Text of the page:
HC Deb 22 April 1947 vol 436 cc833-909

Motion made, and Question proposed, "That this House cloth agree with the Committee in the said Resolution."

Captain Crookshank

I wonder if the Chancellor will explain this Resolution.

The Chancellor of the Exchequer (Mr. Dalton)

Later on.

Captain Crookshank

Then, I will make a few observations on this subject from our point of view. I am sure that the Chancellor will not be surprised if this Resolution leads to a certain amount of discussion. The language used in this Debate will probably be different from the language about this duty that can be heard outside; no doubt, we shall keep our comments within the bounds of Parliamentary discussion. But there is bound to be discussion on a matter like this, as there always is, when there is a drastic increase in taxation. On other occasions, the House is apt to be divided on party lines, because the wise Chancellor, in framing his Budget, not only acts on what he thinks are the right financial grounds, but, generally, has some regard to keeping in line with the political principles of the party which he adorns. In this case, I doubt if the right hon. Gentleman's proposals are any more agreeable to his own supporters than they are to those on this side of the House. I am speaking of this particular tax in the form in which it is being imposed in this Resolution. We are discussing today what was proposed by the Chancellor, and the form in which it is proposed in the Resolution now before us.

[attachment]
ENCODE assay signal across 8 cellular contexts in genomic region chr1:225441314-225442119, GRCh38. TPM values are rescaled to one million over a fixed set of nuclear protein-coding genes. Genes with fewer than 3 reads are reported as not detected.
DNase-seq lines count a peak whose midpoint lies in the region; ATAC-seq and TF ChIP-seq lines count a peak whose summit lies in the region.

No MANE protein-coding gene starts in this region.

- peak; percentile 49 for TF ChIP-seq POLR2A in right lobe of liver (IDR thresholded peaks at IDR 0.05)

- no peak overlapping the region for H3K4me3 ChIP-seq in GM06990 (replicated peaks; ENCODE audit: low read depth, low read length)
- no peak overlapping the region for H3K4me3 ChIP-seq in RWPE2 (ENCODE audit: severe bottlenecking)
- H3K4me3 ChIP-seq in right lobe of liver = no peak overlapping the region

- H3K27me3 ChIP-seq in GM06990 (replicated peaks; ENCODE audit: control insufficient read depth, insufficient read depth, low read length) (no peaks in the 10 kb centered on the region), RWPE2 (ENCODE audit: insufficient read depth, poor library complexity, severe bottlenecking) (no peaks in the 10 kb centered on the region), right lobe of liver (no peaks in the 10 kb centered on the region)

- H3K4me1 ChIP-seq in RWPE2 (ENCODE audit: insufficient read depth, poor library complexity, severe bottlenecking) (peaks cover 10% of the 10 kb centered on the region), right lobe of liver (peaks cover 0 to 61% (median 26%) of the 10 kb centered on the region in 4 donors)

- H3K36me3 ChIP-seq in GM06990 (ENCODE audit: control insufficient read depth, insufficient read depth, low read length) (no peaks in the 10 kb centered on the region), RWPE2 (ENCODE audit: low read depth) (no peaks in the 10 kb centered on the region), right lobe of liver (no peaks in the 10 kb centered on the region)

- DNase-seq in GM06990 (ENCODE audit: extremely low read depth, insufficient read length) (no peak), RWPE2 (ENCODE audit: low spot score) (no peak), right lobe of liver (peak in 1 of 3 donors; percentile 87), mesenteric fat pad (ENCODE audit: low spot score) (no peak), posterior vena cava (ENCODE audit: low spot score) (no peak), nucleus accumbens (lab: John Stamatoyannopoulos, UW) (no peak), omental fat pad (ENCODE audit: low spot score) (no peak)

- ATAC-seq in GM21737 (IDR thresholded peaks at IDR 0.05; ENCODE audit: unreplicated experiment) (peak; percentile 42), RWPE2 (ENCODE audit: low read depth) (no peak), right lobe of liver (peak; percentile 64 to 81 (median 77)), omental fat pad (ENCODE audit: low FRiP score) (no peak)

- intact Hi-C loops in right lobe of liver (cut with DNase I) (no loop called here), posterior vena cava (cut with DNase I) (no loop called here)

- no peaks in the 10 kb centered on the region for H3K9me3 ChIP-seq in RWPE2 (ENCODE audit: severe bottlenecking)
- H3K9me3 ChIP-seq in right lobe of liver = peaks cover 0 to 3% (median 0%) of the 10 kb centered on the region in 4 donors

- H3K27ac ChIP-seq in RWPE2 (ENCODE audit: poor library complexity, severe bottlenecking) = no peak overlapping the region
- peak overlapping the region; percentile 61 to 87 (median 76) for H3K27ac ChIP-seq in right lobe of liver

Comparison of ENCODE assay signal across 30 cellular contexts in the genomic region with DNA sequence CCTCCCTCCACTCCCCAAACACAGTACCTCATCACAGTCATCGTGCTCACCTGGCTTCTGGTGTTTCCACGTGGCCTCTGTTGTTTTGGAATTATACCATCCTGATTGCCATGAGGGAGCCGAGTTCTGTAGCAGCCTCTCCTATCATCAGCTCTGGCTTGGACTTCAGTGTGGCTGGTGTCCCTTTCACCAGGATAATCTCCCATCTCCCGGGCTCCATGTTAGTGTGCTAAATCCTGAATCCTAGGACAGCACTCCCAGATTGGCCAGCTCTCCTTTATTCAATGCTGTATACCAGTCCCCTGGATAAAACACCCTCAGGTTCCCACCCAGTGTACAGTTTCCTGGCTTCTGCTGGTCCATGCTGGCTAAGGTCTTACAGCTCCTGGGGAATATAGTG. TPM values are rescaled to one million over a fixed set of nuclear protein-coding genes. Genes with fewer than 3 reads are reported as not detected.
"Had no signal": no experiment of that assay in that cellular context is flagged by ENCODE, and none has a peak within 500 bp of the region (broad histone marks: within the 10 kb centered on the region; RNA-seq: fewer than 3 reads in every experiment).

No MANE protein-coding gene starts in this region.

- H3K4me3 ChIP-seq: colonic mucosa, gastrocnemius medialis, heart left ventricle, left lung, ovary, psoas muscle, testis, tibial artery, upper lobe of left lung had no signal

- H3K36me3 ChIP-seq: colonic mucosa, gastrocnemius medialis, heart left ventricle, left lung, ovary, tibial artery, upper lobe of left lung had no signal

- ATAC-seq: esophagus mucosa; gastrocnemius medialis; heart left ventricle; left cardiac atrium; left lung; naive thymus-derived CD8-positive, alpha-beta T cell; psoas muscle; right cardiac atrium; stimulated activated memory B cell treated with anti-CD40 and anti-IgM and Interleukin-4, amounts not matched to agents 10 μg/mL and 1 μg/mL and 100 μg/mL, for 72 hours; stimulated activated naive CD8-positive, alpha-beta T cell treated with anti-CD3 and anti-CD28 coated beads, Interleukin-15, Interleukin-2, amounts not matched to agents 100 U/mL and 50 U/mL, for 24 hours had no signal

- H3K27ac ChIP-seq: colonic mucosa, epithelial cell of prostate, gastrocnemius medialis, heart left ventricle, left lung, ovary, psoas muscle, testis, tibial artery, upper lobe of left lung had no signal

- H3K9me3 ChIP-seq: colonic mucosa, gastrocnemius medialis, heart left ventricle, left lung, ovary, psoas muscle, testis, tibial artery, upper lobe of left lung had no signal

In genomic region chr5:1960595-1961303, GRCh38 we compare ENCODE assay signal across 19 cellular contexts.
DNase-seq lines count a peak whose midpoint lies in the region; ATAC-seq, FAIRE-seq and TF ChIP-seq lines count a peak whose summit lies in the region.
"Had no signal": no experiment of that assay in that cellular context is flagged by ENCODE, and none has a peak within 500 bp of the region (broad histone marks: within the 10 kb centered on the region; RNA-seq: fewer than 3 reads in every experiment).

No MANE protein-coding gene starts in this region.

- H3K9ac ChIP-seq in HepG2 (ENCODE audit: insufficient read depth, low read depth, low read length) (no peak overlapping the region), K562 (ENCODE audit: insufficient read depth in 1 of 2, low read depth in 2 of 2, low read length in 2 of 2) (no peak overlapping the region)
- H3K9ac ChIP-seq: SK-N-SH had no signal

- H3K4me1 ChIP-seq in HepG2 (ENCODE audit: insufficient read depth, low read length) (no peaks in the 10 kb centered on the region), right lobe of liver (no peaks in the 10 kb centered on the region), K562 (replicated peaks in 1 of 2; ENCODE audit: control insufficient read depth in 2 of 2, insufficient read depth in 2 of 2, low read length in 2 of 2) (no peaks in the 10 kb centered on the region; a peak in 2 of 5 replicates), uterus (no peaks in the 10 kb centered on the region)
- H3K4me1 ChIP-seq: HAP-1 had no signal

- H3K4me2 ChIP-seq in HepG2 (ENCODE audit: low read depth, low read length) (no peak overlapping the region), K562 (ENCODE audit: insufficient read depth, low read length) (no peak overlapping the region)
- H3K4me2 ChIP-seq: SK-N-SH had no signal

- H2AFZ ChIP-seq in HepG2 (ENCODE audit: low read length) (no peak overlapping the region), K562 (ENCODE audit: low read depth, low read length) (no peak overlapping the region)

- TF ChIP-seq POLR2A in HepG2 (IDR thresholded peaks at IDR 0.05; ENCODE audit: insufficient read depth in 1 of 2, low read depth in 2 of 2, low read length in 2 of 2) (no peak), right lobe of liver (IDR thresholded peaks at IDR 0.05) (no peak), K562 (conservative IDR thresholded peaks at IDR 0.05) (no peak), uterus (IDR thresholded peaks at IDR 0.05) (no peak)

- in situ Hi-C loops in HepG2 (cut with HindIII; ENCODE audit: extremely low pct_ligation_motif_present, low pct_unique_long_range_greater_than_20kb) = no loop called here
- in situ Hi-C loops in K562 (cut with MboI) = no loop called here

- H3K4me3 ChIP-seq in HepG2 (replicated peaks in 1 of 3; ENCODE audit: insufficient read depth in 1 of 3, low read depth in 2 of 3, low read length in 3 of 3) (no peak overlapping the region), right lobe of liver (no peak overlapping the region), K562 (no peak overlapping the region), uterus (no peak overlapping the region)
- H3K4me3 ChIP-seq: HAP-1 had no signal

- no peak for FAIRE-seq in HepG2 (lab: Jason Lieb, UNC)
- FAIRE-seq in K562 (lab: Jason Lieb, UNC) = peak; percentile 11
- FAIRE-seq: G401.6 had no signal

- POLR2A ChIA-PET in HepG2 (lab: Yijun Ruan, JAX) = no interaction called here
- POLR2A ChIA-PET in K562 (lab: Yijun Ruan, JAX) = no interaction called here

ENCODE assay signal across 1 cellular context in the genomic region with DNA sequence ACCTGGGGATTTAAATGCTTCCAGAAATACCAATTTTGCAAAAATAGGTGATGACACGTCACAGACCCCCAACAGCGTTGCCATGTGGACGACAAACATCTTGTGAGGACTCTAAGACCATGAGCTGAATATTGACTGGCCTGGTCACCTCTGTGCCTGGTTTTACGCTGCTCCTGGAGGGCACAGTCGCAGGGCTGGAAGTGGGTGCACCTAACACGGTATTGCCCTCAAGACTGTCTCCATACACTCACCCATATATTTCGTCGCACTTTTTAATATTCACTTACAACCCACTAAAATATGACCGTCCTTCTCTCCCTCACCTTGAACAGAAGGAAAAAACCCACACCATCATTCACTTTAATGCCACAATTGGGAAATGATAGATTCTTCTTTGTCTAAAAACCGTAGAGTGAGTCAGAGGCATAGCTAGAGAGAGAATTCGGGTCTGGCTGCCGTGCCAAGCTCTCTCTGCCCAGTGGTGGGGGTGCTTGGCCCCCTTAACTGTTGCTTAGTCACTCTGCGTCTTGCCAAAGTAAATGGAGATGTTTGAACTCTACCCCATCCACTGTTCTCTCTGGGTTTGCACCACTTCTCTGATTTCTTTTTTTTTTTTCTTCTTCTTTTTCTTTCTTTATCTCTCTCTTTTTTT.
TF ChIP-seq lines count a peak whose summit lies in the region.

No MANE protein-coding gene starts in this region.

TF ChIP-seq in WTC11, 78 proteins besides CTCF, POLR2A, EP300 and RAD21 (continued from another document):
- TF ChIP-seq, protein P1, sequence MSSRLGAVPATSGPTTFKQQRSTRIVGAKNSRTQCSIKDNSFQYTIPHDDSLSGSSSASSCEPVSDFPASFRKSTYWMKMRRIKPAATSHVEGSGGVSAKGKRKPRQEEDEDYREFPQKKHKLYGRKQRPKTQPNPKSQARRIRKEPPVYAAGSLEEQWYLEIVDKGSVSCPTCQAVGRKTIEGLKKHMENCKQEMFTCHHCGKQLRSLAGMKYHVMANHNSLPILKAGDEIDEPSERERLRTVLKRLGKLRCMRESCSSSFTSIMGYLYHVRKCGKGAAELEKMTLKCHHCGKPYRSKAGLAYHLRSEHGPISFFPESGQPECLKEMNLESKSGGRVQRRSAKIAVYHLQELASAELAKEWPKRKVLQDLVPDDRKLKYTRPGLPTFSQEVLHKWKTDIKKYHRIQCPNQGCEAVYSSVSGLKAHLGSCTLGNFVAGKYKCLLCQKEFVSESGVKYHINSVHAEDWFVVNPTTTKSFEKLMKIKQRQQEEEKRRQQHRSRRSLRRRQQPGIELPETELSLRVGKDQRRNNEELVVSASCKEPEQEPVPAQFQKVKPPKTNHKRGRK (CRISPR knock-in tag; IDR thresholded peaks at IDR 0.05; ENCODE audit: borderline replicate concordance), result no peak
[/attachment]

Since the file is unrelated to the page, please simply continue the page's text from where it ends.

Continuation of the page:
I should say that, if this Resolution, in this form, were left to a free vote of the House, the right hon. Gentleman would not get it. I do not suppose that that is going to happen, but the Chancellor is going to have to walk very warily, both today and later on, until he gets something on the Statute Book. I very much wonder—and, of course, we have all been wondering—what exactly were the real motives by which the right hon. Gentle- man was actuated. Like so many other things in this life, I think they were pretty mixed. At one time, perhaps his idea— and it would not have been a bad idea from that point of view—was to propose something so very drastic, as to be a real psychological shock to every citizen of the country, to make them realise how difficult our financial position was. If that is what he had in mind, I am prepared to affirm that this topic and the financial situation in which we find ourselves have been the main subject of conversation everywhere for the last week.

Mr. Dalton indicated assent.

4.15 p.m.

Captain Crookshank

Whether in clubs, pubs, buses, trains or elsewhere, this is the matter which has been generally talked about. If that was the Chancellor's idea, he has succeeded, but there is more in it than that. There is, among other things, £75 million in it. I want to say a word about the Imperial Preference rate. Would the right hon. Gentleman be good enough to give us some explanation with regard to that? It is a matter on which he knows we, and many others in this country, feel very strongly, and we have, in fact, had no explanation about it even after my right hon. Friend the Member for the Scottish Universities (Sir J. Anderson) posed the question why the preference rate has remained at the same number of pence per pound, although the basic duty has been increased somewhere in the region of 50 per cent. Before this new proposal, it was 1s. 6½d. and it is still 1s. 6½d. That means that, if the Preference percentage before the rate was 4¾, it is now in the region of three per cent., and it raises the point whether, if we have a margin on a piece of paper and we double the piece of paper, we have to double the margin, or leave it as it was, or what? One would think that the margin would have gone up with the increase in the duty, but it has not. We should like to know what actuated the Government; whether there are any agreements on the subject, and whether the 1938 Trade Agreement with the United States completely prevents it? It would have been nice if the right hon. Gentleman had saved us the trouble of asking that question.